Today’s expedition sees the Tehbus venturing north from Camberwell all the way up to London Bridge in readiness to traverse the expanse that is more commonly known as the Southbank. My intention is to make my way all along the Southbank, taking in all the delights it has to offer, setting off from London Bridge and ending up in Westminster. This covers the first half of the trip, London Bridge to Waterloo.
1. Borough Market - A "must visit" destination for anybody who has even a fleeting interest in food. Be wary, it is only open on Thursday-Sunday, but even if you’re in the area on any other days, there are numerous shops and stalls which are open for your perusal. Packed with fresh veg, oils, breads and pretty much every other comestible under the sun. Most stalls offer little tasters, you will probably fill yourself up before you head for something more substantial, like the venison burgers or authentic German sausages. Notable places to visit include the Ginger Pig (for all your meaty requirements, a great traditional British butchers), Tapas Brindisa (top notch authentic Spanish tapas, try the jamon iberico) and Monmouth Coffee. With my latte from Monmouth in hand, I proceeded west and continued up the Southbank.
2. The Globe Theatre - This theatre is a faithful recreation of Shakespeare's Globe and is somewhat a homage to all things Shakespeare. It’s a great place to experience a Shakespeare play, with a highly unique space and is split between standing and seating. About half the tickets are standing tickets and are dirt cheap. At the moment, they are showing "As You Like It" and "Troilus and Cressida" so catch them whilst you can.
3. The Tate Modern - Continuing west along the Southbank, the next prominent building you will come across is the Tate Modern. Directly opposite St Pauls (and linked via the "wobbly bridge" or the Millennium Bridge as it is better known), the Tate Modern is housed in a disused power station and its main tower stands out along the London skyline. As its name suggests, it houses a plethora of examples of modern art, ranging from lesser known British artists to the more well known such as Picasso and Dali. The main space is what is known as the Turbine hall and is normally dominated by one main exhibition piece. At the moment, this is full of bunk beds with books on them, a dinosaur and a big spider, courtesy of Dominique Gonzales-Foerster. Up to the 3rd floor finds you on the first real exhibition floor and at the moment, the themes are "Material Gestures" and "Poetry and Dream". I wandered around these exhibitions, easily passing a few hours and immersed myself in works from artists all over the world. The expert description next to each piece of art really helps you immerse yourself in the work. Real thought provoking stuff.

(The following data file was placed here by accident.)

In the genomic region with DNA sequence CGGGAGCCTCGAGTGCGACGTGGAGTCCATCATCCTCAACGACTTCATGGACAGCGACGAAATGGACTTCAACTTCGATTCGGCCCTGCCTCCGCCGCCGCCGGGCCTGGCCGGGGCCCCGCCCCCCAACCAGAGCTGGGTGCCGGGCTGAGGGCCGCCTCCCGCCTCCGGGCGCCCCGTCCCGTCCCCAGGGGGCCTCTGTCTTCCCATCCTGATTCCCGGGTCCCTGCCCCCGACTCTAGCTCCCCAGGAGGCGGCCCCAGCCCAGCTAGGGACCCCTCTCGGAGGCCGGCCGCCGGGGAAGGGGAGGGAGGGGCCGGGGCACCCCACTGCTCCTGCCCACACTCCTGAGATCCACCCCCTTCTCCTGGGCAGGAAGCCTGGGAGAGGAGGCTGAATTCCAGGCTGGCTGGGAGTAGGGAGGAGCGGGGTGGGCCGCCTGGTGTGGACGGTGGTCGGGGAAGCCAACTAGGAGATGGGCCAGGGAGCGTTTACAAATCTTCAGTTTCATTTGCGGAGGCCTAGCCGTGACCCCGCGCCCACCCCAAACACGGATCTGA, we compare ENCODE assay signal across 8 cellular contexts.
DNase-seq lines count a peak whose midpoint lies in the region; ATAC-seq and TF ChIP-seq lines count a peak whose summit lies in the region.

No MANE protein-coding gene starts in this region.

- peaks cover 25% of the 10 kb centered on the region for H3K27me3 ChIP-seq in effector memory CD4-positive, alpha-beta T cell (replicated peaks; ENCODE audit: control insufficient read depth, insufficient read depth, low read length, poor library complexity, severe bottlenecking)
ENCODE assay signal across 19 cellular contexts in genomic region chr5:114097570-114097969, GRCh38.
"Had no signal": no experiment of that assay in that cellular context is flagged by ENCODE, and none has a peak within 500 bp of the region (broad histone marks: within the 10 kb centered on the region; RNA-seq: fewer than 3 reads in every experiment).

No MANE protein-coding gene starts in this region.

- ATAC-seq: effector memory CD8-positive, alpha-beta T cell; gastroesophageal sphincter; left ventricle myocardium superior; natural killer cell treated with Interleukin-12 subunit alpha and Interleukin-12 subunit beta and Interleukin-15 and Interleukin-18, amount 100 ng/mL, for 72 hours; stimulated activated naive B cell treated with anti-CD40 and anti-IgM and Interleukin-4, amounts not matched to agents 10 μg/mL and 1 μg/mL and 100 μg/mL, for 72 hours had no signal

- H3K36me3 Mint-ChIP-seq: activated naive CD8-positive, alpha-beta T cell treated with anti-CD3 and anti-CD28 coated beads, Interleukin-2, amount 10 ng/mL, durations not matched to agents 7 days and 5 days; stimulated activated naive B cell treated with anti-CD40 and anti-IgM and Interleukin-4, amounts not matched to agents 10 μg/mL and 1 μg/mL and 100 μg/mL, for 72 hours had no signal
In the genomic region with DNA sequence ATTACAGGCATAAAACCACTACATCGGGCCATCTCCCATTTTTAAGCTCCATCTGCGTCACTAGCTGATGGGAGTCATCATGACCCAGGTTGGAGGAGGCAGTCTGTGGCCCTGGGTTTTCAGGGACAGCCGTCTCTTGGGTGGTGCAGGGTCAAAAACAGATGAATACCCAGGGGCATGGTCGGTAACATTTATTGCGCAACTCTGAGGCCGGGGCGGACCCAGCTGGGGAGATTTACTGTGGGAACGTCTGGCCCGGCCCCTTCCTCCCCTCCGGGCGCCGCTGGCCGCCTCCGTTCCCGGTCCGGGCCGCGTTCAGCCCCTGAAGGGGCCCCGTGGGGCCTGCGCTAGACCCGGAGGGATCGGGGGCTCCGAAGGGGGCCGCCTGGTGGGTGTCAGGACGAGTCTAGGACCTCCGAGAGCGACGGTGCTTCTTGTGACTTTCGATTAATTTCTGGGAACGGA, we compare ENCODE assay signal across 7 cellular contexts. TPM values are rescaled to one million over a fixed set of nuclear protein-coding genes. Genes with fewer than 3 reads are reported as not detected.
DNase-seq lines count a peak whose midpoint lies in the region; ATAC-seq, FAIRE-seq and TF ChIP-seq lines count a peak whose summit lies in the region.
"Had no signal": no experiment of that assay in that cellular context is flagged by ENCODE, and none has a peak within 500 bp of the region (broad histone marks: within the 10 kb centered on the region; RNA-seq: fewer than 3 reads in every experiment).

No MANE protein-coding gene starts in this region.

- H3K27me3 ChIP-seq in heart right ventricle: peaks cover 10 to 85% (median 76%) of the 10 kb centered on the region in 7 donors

After this, I was all cultured out and hungry, so decided to leave the Tate Modern for now and revisit this at a later date. Other current exhibitions include "Rodchenko and Popova" and "Roni Horn aka Roni Horn".
4. The OXO Tower - By this stage, I was starving so I attempted to locate some food. Now don’t get me wrong, the Southbank has an abundance of restaurants and cafes. The OXO Tower is no exception. Housing various shops and restaurants, the piece the resistance is the restaurant located on the 8th floor. So, optimistically, I thought I would head up there and check it out. I knew it would be pricey, but I couldn’t justify forking out £33 on the set lunch. It wasn’t a wasted journey however, as there is a viewing platform affording fantastic views over London. My quest for food continues.
5. Gabriels Wharf - So my next stop was Gabriels Wharf. Having stayed in halls during my uni days on nearby Stamford Street, I used to visit this place fairly regularly. Home to a variety of little craft shops and places to grab a bite to eat, it’s a nice little oasis just off the Southbank. I ended up in the House of Crepes, it just being after pancake day and all, had my food for under a fiver and was on my way.
6. The National Theatre - My final stop is located right next to Waterloo Bridge and is a big grey lump of concrete. I say that disdainfully and in all honesty, this building has the potential to be one of London’s ugliest buildings. However, clever lighting actually makes this place look good, especially at night. Anyway, I digress. What’s important here is what this concrete block houses. Here you will find three theatres, not to mention various bars, shops and restaurants (although they detract from the main feature). These theatres are host to various plays originating from all over the world. Well worth checking out if you have the time. Also, if you book early enough, Travelex run a £10 ticket promotion which is an absolute bargain.
Anyway, after all this walking, I was pretty knackered and ready to go home. I set off for the bus stop located outside Waterloo and headed off home via Somerfield for some pig for dinner.
For more pictures, please feel free to visit my flickr page here.
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